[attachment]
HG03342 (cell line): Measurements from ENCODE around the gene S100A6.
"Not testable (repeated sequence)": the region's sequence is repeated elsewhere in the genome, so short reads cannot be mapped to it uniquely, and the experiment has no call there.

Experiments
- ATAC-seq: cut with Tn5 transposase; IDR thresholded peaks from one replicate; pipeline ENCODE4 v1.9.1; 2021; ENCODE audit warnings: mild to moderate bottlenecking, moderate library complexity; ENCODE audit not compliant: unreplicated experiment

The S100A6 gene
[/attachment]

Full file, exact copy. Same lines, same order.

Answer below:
HG03342 (cell line): Measurements from ENCODE around the gene S100A6.
"Not testable (repeated sequence)": the region's sequence is repeated elsewhere in the genome, so short reads cannot be mapped to it uniquely, and the experiment has no call there.

Experiments
- ATAC-seq: cut with Tn5 transposase; IDR thresholded peaks from one replicate; pipeline ENCODE4 v1.9.1; 2021; ENCODE audit warnings: mild to moderate bottlenecking, moderate library complexity; ENCODE audit not compliant: unreplicated experiment

The S100A6 gene